From the histogram above it is possible to notice that there is a small number of samples that has a length of around 17500. For example this can be caused by microphones left recording. These can be considered outliers, but, instead of removing them you can try to cut their length reaching the lengths of the other samples. Of course this is a problem only when dealing with analysis in time domain.

**Cut and Pad**

To manage this problem you can consider to define an acceptable threshold length so then you can cut the signals longer than the threshold length and add some pad to the audio signal shorter then the threshold.

Consider that the training and the prediction phase of a classifier in many cases (e.g. Rendom Forest) require that the data has always the same number of features. Thus, the dev and eval data should have the same number of features after the feature computation process.

**N.B.** Frequency domain can have different kind of problems such as the presence of noisy frequencies.

To choose the threshold we can inspect the percentiles of the lengths vector. In particular we want to find a threshold that includes most of the data and leave out only the outliers. Let's say we want that at least the 95% of our data should have a length equal or lower than the threshold. Which is the threshold value?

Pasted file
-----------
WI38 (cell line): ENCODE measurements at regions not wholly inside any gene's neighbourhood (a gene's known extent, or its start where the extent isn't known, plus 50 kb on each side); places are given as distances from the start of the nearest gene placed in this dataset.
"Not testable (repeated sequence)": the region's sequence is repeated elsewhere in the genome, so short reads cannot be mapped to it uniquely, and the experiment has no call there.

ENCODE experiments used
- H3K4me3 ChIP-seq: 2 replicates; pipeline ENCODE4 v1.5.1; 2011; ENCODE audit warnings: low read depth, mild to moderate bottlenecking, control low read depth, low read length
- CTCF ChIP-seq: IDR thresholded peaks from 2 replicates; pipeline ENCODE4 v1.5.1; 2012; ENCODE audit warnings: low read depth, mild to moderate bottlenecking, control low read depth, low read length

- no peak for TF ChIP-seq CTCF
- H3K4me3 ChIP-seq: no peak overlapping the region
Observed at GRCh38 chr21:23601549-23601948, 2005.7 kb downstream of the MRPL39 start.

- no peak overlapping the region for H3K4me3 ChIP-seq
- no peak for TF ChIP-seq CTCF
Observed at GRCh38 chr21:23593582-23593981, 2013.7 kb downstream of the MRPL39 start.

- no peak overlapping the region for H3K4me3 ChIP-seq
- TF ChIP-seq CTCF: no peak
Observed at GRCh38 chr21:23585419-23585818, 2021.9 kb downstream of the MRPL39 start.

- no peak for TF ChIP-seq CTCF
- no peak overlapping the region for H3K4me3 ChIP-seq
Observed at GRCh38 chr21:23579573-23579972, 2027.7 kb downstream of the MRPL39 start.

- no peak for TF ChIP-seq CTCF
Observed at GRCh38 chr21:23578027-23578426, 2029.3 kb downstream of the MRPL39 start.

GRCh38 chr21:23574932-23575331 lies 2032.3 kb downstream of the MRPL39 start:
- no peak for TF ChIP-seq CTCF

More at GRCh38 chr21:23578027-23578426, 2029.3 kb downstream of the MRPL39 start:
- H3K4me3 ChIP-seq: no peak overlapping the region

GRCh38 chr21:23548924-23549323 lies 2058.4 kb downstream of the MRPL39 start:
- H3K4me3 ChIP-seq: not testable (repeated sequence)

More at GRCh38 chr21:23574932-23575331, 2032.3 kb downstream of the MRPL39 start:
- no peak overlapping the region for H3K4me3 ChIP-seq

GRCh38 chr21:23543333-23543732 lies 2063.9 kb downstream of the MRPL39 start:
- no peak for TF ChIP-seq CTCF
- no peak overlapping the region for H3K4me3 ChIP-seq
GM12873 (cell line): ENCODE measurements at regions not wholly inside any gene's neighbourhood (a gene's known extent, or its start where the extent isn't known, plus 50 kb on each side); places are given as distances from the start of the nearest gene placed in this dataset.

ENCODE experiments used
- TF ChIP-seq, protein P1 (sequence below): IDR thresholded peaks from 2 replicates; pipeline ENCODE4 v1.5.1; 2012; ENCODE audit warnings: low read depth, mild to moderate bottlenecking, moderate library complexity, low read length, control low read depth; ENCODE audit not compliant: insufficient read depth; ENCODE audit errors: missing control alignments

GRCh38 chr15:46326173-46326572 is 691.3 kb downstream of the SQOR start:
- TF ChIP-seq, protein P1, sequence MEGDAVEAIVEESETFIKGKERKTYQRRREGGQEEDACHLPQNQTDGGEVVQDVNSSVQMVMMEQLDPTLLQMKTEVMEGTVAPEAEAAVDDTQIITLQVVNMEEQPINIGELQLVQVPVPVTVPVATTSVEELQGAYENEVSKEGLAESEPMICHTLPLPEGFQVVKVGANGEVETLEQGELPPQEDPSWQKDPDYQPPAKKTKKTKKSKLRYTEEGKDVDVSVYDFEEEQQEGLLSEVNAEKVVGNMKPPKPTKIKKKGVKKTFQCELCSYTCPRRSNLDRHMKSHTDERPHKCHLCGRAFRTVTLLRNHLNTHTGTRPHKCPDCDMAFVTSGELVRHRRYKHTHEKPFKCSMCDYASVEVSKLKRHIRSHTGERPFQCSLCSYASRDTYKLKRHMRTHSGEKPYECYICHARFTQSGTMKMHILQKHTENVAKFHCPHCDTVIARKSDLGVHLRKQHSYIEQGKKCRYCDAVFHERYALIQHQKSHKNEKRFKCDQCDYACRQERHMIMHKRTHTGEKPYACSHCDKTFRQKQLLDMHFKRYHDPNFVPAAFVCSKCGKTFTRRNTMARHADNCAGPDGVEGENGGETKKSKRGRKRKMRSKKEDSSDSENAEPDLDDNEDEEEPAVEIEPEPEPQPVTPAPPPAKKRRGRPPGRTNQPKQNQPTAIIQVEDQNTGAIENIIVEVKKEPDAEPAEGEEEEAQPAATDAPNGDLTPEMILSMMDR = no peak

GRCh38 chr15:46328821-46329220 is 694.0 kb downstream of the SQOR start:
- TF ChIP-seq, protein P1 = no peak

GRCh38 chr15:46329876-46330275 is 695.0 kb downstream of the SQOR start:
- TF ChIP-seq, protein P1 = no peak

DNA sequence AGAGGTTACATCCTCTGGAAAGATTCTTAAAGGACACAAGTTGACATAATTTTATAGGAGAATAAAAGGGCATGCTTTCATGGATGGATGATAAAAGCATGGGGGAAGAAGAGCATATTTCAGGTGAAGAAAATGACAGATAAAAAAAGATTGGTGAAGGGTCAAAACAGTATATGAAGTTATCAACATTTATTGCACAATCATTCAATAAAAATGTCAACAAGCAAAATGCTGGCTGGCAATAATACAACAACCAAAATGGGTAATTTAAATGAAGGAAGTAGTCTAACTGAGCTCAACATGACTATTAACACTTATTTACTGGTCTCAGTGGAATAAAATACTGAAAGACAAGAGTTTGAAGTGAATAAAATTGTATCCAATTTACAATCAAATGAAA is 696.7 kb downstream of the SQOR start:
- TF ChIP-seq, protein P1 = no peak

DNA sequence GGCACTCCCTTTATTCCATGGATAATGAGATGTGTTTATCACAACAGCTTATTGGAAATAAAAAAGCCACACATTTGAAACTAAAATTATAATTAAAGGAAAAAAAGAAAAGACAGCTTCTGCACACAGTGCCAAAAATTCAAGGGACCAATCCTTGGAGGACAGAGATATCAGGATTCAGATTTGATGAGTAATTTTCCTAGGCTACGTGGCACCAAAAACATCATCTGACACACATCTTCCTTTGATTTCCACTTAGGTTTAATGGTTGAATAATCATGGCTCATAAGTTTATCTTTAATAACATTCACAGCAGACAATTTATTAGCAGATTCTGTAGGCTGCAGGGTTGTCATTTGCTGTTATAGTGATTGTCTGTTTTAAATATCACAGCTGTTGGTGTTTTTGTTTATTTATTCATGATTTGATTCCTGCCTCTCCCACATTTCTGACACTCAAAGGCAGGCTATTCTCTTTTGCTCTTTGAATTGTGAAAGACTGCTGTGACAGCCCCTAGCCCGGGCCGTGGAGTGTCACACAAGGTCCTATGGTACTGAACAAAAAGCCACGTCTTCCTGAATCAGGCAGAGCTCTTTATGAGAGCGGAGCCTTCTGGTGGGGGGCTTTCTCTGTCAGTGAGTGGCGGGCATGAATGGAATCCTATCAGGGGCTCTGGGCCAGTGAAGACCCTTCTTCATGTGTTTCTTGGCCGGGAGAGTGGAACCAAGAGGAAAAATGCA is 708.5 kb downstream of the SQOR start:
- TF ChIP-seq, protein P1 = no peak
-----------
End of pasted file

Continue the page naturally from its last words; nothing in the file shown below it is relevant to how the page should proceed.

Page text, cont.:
In [12]:

```
perc = 95
length_95_perc = int(np.ceil(np.percentile(dev_lengths+eval_lenghts, perc)))
print(f"The {perc}% of the data has length lower or equal to {length_95_perc}.")
```

Thus, only 5% of data has a length higher than 5000. This is a suitable value that can be used as length threshold.

Apply the cut to both dev and eval data with the threshold value previously defined.

In [13]:

```
dev_X = [x[:length_95_perc] for x in dev_X]
eval_X = [x[:length_95_perc] for x in eval_X]
```

Now, looking at the distribution of the signal lengths you can see that they are very well distributed.

In [14]:

```
dev_lengths = [len(x) for x in dev_X]
eval_lenghts = [len(x) for x in eval_X]
plt.hist(dev_lengths+eval_lenghts)
plt.title("Audio samples length distribution")
plt.xlabel("Length")
plt.ylabel("# occurrences")
plt.show()
plt.close()
```

Padding all the audio samples with zeros allows every signal to have the same length.
In the case of audio sample, including zeros at the end of the recording has a specific meaning: since the values in the array are representing the amplitudes of the signal at each timestamp, the value zero represent the *silence*.

In [15]:

```
dev_X = [np.pad(x, (0,length_95_perc-len(x)), constant_values=0.0) for x in dev_X]
eval_X = [np.pad(x, (0,length_95_perc-len(x)), constant_values=0.0) for x in eval_X]
```

In order to perform a windowed analysis the size of the window should be carefully analyzed.
In this specific case, the size of the window can be derived by the domain.

In fact, studies proved that phonetic elements have specific characteristics.